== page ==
People Who Do Not Deserve to Have a Problem: Issues Related to High-End Care


People Who Do Not Deserve to Have a Problem: Issues Related to High-End Care

Seaside Palm Beach opened the doors to “high-end” treatment for substance use disorders in 2009. I would like to share the experience of having been the first Director, and as a person who has maintained his involvement with Seaside to this day.

When Seaside opened it was the only substance use disorder treatment program in Florida describing itself as “high-end.” It’s possible that we were the only one on the east coast. The number of programs currently describing themselves as “high-end” has grown considerably in Palm Beach County alone.

It’s worth taking a moment to ask what exactly “high-end” care is. Although there is clearly no precise definition, adjectives used to describe this manner of care have included “executive” and “luxurious.” The term “high-end” connotes “expensive,” “wealthy,” “rich.” It may not be politically correct to openly use these adjectives, nevertheless, they exist.

Discussing the reasons for the exponential growth of high-end care is not the purpose of this article; discussing the lessons learned since 2009 is.

Seaside Palm Beach is one of four treatment facilities owned and operated by Behavioral Health of the Palm Beaches (BHOPB). BHOPB’s experience in providing quality residential care for substance use disorders dates back to 1996. In 2009 providing high-end care was new for us, but providing high-quality residential care wasn’t. Seaside was planned by people who had years of administrative and clinical experience with the provision of quality care. Even so, there were lessons to be learned along the way. Sharing knowledge acquired through experience and research with our professional community has always been an integral aspect of BHOPB’s mission.

Selecting and Preparing Staff

When staffing Seaside, we looked for the most highly qualified, credentialed, and experienced staff that we could find. We searched from within our organization and externally. It didn’t take long for us to see, and to recognize within ourselves, that we held attitudes that were negatively impacting the delivery of care.

We had staff providing services who made less money in a year than our residents made in a week or a month. In fact, residents whose income was dependent on investments sometimes had more income during their stay than the staff member did. Residents often owned homes in attractive locations around the world while a staff member may have been struggling with rent (p.s. we do pay staff well). I could go on.

Staff, who ordinarily would go the extra mile for a resident, didn’t. Negative remarks about residents could be overheard among staff. Staff whom had demonstrated remarkable empathy in the past all of a sudden became unable to demonstrate that essential quality. How could they? Residents were perceived to be people who did not deserve to have a problem.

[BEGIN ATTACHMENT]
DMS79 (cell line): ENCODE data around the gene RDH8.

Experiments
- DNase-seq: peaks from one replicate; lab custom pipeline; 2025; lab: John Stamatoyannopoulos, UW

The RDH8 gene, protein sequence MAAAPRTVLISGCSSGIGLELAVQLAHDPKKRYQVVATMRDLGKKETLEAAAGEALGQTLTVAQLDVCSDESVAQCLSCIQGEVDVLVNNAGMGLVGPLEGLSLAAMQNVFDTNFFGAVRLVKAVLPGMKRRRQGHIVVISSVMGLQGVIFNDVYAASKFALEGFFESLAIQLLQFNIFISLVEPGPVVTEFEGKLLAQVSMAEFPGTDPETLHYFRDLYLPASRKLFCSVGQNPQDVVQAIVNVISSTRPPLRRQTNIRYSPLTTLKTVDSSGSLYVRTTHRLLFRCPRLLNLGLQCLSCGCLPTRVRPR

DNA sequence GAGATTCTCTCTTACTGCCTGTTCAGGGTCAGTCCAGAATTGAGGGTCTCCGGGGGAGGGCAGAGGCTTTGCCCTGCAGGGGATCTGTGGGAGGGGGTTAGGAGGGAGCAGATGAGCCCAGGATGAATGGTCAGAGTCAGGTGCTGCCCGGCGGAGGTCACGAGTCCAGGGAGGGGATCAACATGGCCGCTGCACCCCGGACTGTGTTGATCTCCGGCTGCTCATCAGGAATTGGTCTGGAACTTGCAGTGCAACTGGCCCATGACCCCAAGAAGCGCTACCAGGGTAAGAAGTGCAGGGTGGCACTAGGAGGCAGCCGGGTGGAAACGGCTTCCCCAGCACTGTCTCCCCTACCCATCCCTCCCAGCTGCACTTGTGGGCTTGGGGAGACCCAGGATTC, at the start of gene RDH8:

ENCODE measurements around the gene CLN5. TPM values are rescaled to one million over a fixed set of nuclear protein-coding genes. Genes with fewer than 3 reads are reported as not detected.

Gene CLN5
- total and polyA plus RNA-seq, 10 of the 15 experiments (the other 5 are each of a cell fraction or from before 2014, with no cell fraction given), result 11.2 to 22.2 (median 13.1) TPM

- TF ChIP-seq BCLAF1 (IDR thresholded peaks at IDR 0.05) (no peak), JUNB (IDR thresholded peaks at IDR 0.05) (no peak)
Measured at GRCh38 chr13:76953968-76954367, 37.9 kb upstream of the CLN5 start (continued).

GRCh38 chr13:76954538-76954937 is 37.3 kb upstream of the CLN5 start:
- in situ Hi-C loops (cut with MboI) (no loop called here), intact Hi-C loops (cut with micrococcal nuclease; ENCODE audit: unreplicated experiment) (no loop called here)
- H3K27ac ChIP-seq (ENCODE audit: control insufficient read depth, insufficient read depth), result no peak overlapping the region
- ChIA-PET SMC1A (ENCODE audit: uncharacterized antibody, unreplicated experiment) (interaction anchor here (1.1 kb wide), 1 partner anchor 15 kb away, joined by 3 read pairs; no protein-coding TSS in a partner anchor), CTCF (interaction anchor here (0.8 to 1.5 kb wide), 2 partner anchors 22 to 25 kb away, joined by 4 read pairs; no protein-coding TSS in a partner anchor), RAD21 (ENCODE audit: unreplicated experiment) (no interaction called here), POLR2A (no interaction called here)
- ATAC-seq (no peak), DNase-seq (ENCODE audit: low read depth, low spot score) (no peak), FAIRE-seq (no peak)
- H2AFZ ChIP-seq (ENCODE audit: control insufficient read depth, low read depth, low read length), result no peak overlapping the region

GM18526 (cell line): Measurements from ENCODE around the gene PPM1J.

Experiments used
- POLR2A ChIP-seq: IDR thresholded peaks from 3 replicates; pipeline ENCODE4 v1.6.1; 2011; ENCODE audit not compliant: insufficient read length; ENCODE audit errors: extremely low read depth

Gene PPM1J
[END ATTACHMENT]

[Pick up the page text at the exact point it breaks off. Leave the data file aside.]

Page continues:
Residents were being talked about as people who lacked “humility.” How do people with extreme wealth demonstrate humility?

Staff who had been trained to help residents look deeply into themselves, now had to look deeply into their own selves. It became obvious that residents coming from wealth had to be treated as a sub-culture (NAADAC, 2009). As F. Scott Fitzgerald allegedly remarked to Ernest Hemingway, “The rich are different than you and me.”

We needed to do cultural sensitivity training with current and perspective staff. No one can change until the need to change is recognized.

We did locate some staff who did come from wealth and made the choice to give back by helping others.

What do High-End Patients Look Like?

This may be a good time to mention that residents seeking treatment at Seaside were and are significantly older than residents at BHOPB’s other centers. The average age at Seaside is approximately forty-eight years. At BHOPB’s other facilities it ranges from early to mid-thirties. There are numerous reasons for this. The most obvious is that it often takes some time to accumulate wealth.

Seaside residents tend to be proud people. They do not respond well to confrontation, particularly when it comes from a staff member perceived to be very young. Maturity should be a sought after characteristic for on-site staff. 

Age and wealth are correlated factors. Wealth is likely to have enabled substance abusers to avoid the consequences of abuse.

It is also likely that wealthier residents have not been confronted in the workplace. They don’t get referred to management, they are management. Sometimes the wealthy substance abuser is simply too powerful to confront. Confrontation as a therapeutic tool needs to be used very carefully.

It is also likely that the Seaside resident comes from a sub-culture who could not possibly be addicted. After all, they don’t deserve to be. They feel the stigma more than any other sub-culture. “With everything you have, how could you let this happen?”

They are more likely to be referred for mental health care as opposed to care for a substance use disorder.